Aquaponic Gardening

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I just wanted to get a better idea of what kind of starter media everyone uses to sprout seed... Rockwool? Coco fiber? Filter material? Perlite? Direct Sow?

I personally prefer rockwool cubes but have also used coco fiber in a small netting material for starts. I direct sow into pea pebbles or perlite beds and things work well.


Looking forward to seeing what you guys are doing :)

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For large and/or fast sprouting seeds direct sowing has worked very well for me.

However, when I am lazy or if I need to start things indoors then move out, I've often used peat pellets or coir pellets which works well for transplanting into towers and beds alike.

I've also used trays of coco fiber for baby greens or shoots.

 

It all kinda works, just gotta figure out what works best for you.

Anything but perlite. I can start a seed in a cotton string and I don't have to worry about it blowing into the fish tank and getting eaten.

 

Usually I do direct sow, my medium is expanded shale which wicks water up a bit above the actual water line. And if a late spring Cold Front threatens, the seedlings can be pulled out of the loose medium and brought indoors no matter how big they've gotten.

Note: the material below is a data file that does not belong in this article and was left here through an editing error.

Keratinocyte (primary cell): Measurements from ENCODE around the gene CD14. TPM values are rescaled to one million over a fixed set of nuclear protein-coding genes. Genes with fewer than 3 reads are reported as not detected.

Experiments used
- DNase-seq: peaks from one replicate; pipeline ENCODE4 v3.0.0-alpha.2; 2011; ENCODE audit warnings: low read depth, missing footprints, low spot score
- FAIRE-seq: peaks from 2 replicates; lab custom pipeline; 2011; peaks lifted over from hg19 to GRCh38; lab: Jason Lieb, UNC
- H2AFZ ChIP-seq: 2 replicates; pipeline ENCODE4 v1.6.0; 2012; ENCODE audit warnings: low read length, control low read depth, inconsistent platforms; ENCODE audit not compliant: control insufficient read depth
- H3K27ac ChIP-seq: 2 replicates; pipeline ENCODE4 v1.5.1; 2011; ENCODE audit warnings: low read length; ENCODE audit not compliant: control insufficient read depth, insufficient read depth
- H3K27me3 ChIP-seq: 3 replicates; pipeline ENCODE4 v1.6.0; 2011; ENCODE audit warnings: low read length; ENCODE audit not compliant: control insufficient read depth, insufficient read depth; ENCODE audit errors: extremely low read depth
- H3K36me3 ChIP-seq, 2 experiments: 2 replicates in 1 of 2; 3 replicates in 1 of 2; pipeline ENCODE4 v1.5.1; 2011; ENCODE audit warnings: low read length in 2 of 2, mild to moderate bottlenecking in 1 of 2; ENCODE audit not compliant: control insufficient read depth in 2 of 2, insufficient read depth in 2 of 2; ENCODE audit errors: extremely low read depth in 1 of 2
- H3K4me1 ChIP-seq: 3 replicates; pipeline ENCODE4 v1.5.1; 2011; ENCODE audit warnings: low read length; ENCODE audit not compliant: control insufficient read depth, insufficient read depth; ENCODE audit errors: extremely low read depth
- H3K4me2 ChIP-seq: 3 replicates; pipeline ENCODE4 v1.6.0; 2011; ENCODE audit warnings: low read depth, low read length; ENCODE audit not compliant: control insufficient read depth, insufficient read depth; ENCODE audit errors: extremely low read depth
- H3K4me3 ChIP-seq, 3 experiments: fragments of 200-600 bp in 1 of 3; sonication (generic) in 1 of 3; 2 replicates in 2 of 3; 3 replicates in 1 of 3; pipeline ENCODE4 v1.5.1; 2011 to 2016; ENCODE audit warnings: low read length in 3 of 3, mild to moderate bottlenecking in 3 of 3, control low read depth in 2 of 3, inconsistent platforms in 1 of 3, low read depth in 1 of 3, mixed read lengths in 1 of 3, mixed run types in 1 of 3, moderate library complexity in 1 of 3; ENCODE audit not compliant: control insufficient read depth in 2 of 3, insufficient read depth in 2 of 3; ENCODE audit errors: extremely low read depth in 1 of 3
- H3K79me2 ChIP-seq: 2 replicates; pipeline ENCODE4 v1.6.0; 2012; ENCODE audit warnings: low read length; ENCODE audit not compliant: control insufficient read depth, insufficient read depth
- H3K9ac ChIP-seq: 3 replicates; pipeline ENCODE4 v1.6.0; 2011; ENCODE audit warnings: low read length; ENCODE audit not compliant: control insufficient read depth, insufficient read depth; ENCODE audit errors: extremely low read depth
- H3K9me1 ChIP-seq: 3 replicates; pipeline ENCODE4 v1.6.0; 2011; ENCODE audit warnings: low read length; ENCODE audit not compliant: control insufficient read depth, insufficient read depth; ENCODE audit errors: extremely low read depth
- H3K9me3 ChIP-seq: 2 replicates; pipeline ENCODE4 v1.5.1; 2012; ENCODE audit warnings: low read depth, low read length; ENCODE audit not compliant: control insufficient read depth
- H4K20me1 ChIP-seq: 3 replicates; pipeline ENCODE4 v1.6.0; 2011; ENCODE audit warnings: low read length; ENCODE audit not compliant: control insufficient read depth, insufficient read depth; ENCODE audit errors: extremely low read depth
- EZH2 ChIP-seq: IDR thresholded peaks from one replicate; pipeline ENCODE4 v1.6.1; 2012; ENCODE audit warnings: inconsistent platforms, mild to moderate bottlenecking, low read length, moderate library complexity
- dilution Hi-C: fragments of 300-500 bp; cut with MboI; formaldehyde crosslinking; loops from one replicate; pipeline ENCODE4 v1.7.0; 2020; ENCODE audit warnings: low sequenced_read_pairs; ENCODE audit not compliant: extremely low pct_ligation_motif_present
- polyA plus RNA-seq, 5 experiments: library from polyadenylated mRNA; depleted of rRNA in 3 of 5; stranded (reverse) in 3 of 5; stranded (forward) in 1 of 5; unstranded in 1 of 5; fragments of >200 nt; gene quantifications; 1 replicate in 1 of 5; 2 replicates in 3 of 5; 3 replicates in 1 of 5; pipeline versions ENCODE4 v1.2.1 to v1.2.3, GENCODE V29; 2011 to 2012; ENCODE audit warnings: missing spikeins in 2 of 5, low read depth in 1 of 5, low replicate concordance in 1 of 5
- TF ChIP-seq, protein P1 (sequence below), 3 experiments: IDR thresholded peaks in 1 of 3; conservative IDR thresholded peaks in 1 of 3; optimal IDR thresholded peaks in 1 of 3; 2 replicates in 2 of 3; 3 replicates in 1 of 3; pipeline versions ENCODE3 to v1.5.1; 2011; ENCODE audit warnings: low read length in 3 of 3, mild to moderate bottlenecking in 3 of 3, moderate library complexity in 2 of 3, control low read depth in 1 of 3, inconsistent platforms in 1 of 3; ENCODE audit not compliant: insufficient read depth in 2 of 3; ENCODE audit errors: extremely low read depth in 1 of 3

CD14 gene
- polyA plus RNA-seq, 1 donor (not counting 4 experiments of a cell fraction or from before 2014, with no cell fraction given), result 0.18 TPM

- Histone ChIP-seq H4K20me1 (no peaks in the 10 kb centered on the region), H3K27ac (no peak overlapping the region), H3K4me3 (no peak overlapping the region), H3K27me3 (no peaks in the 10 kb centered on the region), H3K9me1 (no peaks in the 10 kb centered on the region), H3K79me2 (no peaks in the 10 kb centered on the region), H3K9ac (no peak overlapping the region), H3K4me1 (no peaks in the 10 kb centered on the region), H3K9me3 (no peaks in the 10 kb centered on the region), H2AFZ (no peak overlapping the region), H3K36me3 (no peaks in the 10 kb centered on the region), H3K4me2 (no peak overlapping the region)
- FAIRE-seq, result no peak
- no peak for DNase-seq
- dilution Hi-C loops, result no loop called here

If you're in gravel, you may want to employ a wick (like a mop string) to be the middleman between the seed and the water until the roots reach down far enough.

I use lava cinder in 2" new pots. It is the cheapest media I can find and readily available when living on a volcano. The cinder has good wicking capability and will keep the seeds moist when the net pot is sitting in 1/8 inch of water. Since there are voids between the cinders, the roots get all the oxygen they need. I used to use coir and had poor germination rates at times. With cinder I get nearly 95% or better germ. Cinder is easy to recycle too.

I just bought a bunch of Botanicare CocoGro 5kg bales (each compressed bale expands to ~65-70L, or ~18 gal, when soaked.  This stuff looks great, and the best price I could find, by far.  Here's the description: http://www.sea-of-green.com/cocogro-brick-clone-2.html).  

 

I also bought 72-cell seed starter trays as well as 2" flats for microgreens/shoots.  The cell trays have holes in each cell, but I will have to drill holes in the trays.  These will sit on wicking mats, and I'll also use heat mats on cold winter nights.  I also got a number of the matching humidity domes, some 2" high and some 7" high, for cold nights.